Tongues on Fire, Barbican, London

A stream of images as incendiary now as when they were created in 1970s America was the onstage backdrop to an evening dedicated to recalling the Black Panthers. The images were the work of Emory Douglas, the militant group’s minister of culture, and the grainy outlines of clenched fists, Kalashnikovs aloft and “kill the pigs” slogans left little doubt that when the Panthers said they were revolutionaries, they meant it.

But Douglas’s radical graphics, like the Panthers themselves, went beyond sloganeering. His propaganda came with high-art references and directly expressed the creative energy of the Panthers’ learn-as-you-go initiatives. It was this energy that was captured in the Barbican’s thought-provoking tribute, based on the compositions of jazz saxophonist David Murray and seven poems from Abiodun Oyewole and Umar Bin Hassan.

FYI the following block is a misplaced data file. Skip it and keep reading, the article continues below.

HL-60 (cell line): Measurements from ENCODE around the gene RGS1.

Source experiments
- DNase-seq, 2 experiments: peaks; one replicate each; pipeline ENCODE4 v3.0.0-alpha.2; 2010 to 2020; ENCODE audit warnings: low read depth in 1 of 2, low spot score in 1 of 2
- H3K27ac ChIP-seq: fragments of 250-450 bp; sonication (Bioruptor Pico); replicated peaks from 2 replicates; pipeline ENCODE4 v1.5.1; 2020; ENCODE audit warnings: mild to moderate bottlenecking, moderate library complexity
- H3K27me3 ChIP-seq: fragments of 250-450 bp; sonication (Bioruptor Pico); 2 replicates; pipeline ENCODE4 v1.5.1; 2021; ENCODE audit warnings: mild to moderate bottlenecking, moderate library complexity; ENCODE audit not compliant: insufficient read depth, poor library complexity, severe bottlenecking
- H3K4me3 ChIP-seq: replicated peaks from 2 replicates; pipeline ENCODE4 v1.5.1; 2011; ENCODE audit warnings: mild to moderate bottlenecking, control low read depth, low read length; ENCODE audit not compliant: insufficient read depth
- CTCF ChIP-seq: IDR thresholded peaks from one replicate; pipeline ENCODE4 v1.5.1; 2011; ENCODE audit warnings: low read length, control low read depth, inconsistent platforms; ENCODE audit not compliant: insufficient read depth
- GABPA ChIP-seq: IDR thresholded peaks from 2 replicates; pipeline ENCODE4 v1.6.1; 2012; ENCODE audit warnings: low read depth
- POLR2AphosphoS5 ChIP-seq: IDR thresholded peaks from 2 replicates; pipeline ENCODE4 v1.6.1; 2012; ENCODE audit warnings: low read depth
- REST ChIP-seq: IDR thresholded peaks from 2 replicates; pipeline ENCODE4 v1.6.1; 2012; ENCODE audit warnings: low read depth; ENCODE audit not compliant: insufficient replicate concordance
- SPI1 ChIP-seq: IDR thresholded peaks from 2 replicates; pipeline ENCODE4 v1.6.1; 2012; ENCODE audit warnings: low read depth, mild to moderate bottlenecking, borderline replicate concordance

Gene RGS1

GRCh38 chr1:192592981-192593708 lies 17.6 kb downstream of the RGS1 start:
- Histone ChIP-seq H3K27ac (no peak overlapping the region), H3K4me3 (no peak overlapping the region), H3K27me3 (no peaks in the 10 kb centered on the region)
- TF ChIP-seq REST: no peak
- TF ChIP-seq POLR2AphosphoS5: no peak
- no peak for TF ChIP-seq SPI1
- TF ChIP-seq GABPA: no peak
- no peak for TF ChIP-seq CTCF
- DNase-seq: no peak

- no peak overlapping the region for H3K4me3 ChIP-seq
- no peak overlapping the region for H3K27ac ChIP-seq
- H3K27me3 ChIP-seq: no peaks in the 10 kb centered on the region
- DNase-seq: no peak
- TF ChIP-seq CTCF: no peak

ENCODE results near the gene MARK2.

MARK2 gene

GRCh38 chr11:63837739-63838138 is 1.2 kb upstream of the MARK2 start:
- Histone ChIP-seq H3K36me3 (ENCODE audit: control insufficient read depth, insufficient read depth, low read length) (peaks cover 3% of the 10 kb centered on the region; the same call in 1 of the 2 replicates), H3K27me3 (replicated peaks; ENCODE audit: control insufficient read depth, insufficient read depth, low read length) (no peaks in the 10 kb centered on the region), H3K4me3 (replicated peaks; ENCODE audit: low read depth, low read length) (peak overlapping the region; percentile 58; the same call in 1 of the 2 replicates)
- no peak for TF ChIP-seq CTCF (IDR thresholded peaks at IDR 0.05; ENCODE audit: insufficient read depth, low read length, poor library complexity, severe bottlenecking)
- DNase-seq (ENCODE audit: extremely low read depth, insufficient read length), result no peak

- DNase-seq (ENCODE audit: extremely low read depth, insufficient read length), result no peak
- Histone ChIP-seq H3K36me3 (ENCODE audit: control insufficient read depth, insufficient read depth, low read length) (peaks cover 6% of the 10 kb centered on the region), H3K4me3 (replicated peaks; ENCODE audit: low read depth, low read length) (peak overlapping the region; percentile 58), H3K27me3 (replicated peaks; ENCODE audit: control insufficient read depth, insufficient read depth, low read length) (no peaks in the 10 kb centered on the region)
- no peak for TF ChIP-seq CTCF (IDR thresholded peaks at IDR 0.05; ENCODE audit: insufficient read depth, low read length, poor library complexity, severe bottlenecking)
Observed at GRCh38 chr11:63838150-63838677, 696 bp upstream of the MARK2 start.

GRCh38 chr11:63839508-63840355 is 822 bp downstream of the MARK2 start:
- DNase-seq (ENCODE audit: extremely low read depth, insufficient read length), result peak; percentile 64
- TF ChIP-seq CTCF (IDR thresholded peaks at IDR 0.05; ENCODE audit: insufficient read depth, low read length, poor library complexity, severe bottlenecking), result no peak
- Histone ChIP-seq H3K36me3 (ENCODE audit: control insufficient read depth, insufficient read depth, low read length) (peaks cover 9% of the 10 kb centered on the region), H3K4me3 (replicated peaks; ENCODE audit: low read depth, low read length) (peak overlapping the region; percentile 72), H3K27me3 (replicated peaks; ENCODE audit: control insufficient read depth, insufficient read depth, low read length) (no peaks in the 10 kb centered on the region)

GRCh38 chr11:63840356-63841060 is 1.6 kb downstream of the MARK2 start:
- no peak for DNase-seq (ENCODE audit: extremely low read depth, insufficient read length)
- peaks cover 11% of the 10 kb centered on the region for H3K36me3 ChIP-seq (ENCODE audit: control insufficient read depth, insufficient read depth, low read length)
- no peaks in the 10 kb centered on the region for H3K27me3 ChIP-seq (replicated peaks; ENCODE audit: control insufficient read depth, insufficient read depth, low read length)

The gig opened with a raw and funky riff, closed with the blues and segued through reggae, afrobeat and Latin jazz. Each composition juxtaposed the veteran oratory of Oyewole and Bin Hassan – they were core members of the Last Poets, formed in 1968 on Malcolm X’s birthday – with up-to-the-mark rap from Tariq “Black Thought” Trotter, founder member of hip-hop band The Roots. High tenor vocals from Living Colour’s Corey Glover added extra spice.

Roots drummer “?uestlove” traded press rolls with military precision and added cutting-edge beats, as Vernon Reid delivered post-Hendrix guitar and bottleneck blues. Meanwhile, an on-fire Murray contributed impressive stratospherics and harmonic control. And, as the images swirled above, the music changed shape and texture with impressive control, and made sure that Black Panther iconography was, even in the Barbican Hall, something of a living force. ()

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